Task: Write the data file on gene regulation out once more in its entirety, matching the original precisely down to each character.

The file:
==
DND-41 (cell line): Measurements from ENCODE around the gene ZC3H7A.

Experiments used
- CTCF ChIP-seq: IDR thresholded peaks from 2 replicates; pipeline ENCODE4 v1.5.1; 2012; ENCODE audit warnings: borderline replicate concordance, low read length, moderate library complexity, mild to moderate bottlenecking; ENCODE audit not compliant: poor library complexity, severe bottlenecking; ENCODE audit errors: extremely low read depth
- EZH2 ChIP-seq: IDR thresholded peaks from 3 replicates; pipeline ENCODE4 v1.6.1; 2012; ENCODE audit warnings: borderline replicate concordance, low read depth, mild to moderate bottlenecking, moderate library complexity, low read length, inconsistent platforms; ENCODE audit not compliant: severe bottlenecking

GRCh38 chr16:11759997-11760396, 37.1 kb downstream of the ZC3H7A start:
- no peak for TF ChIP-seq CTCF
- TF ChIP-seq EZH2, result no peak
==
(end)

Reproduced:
DND-41 (cell line): Measurements from ENCODE around the gene ZC3H7A.

Experiments used
- CTCF ChIP-seq: IDR thresholded peaks from 2 replicates; pipeline ENCODE4 v1.5.1; 2012; ENCODE audit warnings: borderline replicate concordance, low read length, moderate library complexity, mild to moderate bottlenecking; ENCODE audit not compliant: poor library complexity, severe bottlenecking; ENCODE audit errors: extremely low read depth
- EZH2 ChIP-seq: IDR thresholded peaks from 3 replicates; pipeline ENCODE4 v1.6.1; 2012; ENCODE audit warnings: borderline replicate concordance, low read depth, mild to moderate bottlenecking, moderate library complexity, low read length, inconsistent platforms; ENCODE audit not compliant: severe bottlenecking

GRCh38 chr16:11759997-11760396, 37.1 kb downstream of the ZC3H7A start:
- no peak for TF ChIP-seq CTCF
- TF ChIP-seq EZH2, result no peak